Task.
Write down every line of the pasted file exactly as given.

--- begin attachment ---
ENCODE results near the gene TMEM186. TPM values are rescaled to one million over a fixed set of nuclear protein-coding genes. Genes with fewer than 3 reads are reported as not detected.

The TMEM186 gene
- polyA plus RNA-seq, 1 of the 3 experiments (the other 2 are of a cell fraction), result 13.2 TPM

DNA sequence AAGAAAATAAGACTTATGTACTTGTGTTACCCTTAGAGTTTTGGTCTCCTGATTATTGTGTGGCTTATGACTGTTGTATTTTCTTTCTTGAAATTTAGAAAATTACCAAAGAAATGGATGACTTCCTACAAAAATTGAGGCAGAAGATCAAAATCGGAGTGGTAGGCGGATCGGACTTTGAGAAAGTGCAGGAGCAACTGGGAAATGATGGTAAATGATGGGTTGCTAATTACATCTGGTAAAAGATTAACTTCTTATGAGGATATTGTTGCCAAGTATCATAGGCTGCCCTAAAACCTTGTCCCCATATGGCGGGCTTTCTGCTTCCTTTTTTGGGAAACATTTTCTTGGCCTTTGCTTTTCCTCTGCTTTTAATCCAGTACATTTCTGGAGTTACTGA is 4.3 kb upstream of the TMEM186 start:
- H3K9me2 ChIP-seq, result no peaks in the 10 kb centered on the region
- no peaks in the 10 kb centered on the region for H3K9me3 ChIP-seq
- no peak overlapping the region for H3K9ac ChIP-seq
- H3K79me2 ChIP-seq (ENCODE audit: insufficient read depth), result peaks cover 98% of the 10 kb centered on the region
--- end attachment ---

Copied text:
ENCODE results near the gene TMEM186. TPM values are rescaled to one million over a fixed set of nuclear protein-coding genes. Genes with fewer than 3 reads are reported as not detected.

The TMEM186 gene
- polyA plus RNA-seq, 1 of the 3 experiments (the other 2 are of a cell fraction), result 13.2 TPM

DNA sequence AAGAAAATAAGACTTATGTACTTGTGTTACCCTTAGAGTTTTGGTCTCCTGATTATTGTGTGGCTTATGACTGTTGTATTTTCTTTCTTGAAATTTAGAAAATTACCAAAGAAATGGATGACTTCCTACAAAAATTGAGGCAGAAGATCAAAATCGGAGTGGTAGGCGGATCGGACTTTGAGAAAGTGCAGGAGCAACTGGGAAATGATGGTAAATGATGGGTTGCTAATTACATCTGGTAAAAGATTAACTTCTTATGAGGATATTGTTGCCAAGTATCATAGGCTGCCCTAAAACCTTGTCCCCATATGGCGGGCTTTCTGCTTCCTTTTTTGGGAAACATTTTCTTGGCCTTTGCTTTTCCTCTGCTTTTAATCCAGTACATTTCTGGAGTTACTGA is 4.3 kb upstream of the TMEM186 start:
- H3K9me2 ChIP-seq, result no peaks in the 10 kb centered on the region
- no peaks in the 10 kb centered on the region for H3K9me3 ChIP-seq
- no peak overlapping the region for H3K9ac ChIP-seq
- H3K79me2 ChIP-seq (ENCODE audit: insufficient read depth), result peaks cover 98% of the 10 kb centered on the region